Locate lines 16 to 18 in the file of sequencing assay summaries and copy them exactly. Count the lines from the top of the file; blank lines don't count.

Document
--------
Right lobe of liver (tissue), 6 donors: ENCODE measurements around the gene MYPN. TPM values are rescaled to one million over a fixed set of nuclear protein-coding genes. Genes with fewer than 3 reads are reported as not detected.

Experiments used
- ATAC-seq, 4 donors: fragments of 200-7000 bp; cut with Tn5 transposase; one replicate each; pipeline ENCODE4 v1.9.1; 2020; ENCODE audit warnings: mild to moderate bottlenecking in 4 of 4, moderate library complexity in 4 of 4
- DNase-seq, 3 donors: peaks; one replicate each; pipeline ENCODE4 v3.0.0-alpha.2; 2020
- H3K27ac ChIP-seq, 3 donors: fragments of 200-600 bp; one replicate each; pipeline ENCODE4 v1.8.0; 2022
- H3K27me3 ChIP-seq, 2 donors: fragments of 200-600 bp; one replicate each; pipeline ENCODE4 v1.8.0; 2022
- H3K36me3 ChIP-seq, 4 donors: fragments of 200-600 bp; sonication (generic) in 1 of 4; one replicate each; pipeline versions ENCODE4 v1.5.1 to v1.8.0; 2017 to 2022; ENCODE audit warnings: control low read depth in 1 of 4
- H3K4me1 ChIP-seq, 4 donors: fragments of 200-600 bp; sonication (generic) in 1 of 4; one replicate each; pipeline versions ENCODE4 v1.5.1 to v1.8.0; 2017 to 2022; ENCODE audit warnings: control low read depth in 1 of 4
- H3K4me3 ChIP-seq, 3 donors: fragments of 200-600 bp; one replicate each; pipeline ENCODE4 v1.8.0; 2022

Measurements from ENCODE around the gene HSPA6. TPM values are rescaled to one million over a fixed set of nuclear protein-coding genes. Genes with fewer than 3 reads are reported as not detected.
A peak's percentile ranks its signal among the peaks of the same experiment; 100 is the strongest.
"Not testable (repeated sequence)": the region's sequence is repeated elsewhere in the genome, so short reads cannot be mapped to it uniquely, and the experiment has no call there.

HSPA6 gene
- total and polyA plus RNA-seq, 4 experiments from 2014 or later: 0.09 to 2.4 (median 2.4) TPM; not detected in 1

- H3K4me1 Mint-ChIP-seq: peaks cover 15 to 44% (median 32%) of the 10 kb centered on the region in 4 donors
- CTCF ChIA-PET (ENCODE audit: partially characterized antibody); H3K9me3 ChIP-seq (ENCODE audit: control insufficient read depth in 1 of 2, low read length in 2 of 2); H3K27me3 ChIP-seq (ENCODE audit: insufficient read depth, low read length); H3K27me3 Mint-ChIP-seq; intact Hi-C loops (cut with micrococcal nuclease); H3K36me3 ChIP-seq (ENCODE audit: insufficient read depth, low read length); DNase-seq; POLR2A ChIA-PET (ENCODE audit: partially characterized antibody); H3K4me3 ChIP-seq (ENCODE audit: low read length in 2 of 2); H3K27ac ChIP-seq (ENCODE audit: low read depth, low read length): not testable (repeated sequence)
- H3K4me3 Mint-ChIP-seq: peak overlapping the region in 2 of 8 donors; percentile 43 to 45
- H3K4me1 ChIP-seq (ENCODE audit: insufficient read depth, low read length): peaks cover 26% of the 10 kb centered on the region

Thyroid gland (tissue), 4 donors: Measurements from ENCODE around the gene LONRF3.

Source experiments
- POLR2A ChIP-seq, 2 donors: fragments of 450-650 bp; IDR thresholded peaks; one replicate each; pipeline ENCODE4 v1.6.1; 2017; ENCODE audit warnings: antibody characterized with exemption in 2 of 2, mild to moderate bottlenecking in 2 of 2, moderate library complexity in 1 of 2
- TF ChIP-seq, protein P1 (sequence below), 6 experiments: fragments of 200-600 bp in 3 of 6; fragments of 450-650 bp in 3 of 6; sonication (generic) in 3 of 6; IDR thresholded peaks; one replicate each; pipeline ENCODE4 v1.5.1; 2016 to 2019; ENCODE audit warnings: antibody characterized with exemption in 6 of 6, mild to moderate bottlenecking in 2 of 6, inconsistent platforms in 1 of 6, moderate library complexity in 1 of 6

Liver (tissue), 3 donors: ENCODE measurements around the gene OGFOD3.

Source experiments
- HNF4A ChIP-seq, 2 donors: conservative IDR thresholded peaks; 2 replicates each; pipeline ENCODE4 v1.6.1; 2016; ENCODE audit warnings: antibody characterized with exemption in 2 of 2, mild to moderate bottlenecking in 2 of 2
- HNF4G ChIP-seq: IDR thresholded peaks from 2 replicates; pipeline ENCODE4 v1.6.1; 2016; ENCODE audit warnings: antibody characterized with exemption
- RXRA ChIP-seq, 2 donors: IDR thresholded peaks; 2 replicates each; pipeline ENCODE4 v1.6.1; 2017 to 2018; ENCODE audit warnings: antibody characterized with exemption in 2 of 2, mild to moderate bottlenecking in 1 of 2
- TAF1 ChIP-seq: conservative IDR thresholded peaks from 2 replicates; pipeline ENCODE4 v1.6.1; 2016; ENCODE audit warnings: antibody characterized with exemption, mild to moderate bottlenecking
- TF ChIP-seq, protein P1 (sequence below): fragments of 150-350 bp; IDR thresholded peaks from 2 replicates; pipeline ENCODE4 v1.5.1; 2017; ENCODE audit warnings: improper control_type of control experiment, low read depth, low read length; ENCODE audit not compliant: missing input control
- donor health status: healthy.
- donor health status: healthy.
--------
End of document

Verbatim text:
- CTCF ChIA-PET (ENCODE audit: partially characterized antibody); H3K9me3 ChIP-seq (ENCODE audit: control insufficient read depth in 1 of 2, low read length in 2 of 2); H3K27me3 ChIP-seq (ENCODE audit: insufficient read depth, low read length); H3K27me3 Mint-ChIP-seq; intact Hi-C loops (cut with micrococcal nuclease); H3K36me3 ChIP-seq (ENCODE audit: insufficient read depth, low read length); DNase-seq; POLR2A ChIA-PET (ENCODE audit: partially characterized antibody); H3K4me3 ChIP-seq (ENCODE audit: low read length in 2 of 2); H3K27ac ChIP-seq (ENCODE audit: low read depth, low read length): not testable (repeated sequence)
- H3K4me3 Mint-ChIP-seq: peak overlapping the region in 2 of 8 donors; percentile 43 to 45
- H3K4me1 ChIP-seq (ENCODE audit: insufficient read depth, low read length): peaks cover 26% of the 10 kb centered on the region